‘This Is Us’: Five new developments from Season 3, Episode 4

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‘This Is Us’: Five new developments from Season 3, Episode 4

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Screen Shot from "This Is Us" (Hayley Solomon/Amherst Wire)

Screen Shot from "This Is Us" (Hayley Solomon/Amherst Wire)

Screen Shot from "This Is Us" (Hayley Solomon/Amherst Wire)

Hayley Solomon, Writer

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It has taken “This is Us” three seasons to unravel the mystery that is Jack Pearson. With the buildup of Jack’s time during Vietnam, we finally got our first look into how he got there, and his time there. This storyline has been played up since the end of season two, teasing us with little clips of what happened during the war. During this episode, we go all the way back to when Jack’s brother, Nick, was born and see their childhood together. Here are five new developments we learned about Jack’s darkened heart during this episode. Make sure you watch this week’s episode before you read, or beware there are major spoilers ahead, as we’re taking a journey into the past.

Jack’s brother is finally introduced.

“Hey little brother,” are the first words we hear from Jack at the beginning of the episode, as he goes to visit his brother Nick in Vietnam. We don’t see Nick’s face at first, as we immediately flash back to three weeks prior when Jack is leading his unit elsewhere in Vietnam as a sergeant. When we first see Nick on the day of the drafting lottery, he has the classic 1960’s long hair and beard. In the last shot of the episode, we see him almost bald, with no beard, clearly looking weak and tired. We learned last season that Nick does not survive the war, but how this happens is still a mystery.

We see a new side of Jack’s father.

During this episode, we see a side of their father, Stanley, that is not the drunk and abusive man that has been shown in previous episodes. At the time of Nick’s birth, Stanley is a kind, sober man. For the first time, it is recognized that the influence of being disappointed and abusive toward his children stems from Stanley’s own father, when he shows up to the hospital before Nick is born, clearly drunk and careless. After Nick is born, Stanley barely acknowledges him. In one instance, Nick tries to stand up for his mother when his father is being abusive toward her and is clearly intimidated to do so until Jack comes in to help.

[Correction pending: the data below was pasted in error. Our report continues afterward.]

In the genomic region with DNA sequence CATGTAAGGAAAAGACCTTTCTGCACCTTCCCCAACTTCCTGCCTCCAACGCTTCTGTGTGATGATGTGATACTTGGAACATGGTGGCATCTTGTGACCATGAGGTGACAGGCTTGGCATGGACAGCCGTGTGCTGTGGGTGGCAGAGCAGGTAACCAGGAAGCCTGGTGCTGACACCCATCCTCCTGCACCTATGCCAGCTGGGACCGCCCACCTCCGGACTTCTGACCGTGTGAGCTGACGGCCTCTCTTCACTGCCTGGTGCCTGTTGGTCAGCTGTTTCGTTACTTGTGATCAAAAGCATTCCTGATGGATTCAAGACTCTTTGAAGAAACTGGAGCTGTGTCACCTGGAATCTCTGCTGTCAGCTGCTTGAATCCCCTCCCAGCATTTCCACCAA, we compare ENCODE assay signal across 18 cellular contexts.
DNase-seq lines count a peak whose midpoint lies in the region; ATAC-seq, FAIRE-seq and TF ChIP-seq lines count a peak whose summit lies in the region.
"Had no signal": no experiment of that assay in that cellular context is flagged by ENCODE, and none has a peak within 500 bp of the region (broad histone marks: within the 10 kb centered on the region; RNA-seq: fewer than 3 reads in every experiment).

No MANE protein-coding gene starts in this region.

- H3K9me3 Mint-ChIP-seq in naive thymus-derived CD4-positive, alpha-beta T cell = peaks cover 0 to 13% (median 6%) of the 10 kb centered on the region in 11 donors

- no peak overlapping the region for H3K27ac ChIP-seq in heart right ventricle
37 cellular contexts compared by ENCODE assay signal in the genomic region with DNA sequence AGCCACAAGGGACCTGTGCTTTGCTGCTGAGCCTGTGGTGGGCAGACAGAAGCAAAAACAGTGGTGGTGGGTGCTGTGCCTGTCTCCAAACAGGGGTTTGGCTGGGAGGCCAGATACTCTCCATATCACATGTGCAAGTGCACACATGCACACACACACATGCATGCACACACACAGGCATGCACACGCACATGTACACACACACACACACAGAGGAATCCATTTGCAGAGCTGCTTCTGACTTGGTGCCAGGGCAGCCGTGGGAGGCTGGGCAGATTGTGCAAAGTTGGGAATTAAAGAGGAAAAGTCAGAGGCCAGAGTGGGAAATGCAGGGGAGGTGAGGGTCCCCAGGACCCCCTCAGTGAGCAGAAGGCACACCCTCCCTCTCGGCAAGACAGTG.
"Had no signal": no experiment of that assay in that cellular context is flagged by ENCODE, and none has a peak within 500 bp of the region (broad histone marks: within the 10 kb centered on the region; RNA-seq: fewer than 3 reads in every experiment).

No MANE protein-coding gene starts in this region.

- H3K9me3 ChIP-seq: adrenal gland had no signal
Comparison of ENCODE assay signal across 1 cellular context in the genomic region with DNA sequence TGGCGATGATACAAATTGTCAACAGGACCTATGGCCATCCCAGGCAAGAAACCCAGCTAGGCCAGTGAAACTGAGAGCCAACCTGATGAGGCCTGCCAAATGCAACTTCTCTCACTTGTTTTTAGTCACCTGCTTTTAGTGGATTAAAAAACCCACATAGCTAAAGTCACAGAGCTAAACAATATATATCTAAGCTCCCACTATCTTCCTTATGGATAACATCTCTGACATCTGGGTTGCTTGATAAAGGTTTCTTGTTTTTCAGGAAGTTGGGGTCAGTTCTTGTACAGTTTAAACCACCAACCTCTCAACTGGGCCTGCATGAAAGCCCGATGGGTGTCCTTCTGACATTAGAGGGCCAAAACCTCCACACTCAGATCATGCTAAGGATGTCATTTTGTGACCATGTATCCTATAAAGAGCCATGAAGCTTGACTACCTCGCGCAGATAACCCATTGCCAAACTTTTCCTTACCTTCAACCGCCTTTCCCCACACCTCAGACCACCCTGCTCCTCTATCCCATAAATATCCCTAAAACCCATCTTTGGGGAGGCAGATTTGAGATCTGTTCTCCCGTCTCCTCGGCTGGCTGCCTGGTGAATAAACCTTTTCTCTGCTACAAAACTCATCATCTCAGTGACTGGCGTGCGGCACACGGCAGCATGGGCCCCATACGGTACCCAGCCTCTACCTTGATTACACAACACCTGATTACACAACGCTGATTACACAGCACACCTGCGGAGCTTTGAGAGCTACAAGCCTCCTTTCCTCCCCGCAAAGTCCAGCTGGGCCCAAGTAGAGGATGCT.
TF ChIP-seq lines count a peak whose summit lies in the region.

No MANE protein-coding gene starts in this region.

Jack enlisted in the war because of his brother.

Growing up, Nick considered Jack to resemble Superman, seeing his brother as a hero and protector from the bad and the abuse of their father. On the day of the drafting lottery, Nick is clearly still reliant on Jack, showing how nervous he is that his number may get picked. Jack takes him to a bar to try and calm down his nerves, but the bar becomes completely silent as the numbers are read. They call by birthdays, and of course, Nick’s birthday, Oct. 18 is called.

Jack’s plan is to help Nick run away to Canada so he doesn’t have to go to war. After staying in a hotel overnight, Nick leaves Jack a note saying “It’s my turn to save the day, now,” and is gone.

A few months later, Jack’s family gets a letter from Nick saying that he has been “Article 15’d,” meaning he has been demoted in rank, for “reckless endangerment,” he is depressed, and probably won’t survive the war. In an instant, Jack decides he needs to go to Vietnam to help save his brother.

Jack’s heart condition may have lead to his death.

After deciding to enlist for the war, Jack goes to his doctor for a checkup and tells him about his plan. His doctor insists that this is a bad idea, due to Jack’s diagnosis of tachycardia, which is when a person has an irregular, fast heartbeat. Of course, Jack does not listen and enlists in the war anyway. We know that Jack died from a sudden heart attack after inhaling so much smoke from the fire, which we can guess is related to this condition.

Jack’s experiences in the war affected how he raised his kids.

The one scene that stood out in the episode about this key development was when one of Jack’s soldiers, Robinson is on the ground after getting shot. Before Robinson gets lifted out of the area to go home, he grabs both of Jack’s cheeks and just looks at him. The show then flashes forward to Jack doing the same exact thing to Randall, which we have seen before. This is only the start of Vietnam’s influence on Jack and what he has experienced.  

Jack’s storyline in this episode takes us into his inner demons, clearly making this one of the best episodes this season by far. From what the previews show, this is all that we will learn about Jack’s time in Vietnam for now. But what will we learn in next week’s episode? We will have to wait and see.

“This is Us” airs every Tuesday on NBC at 9/8c.

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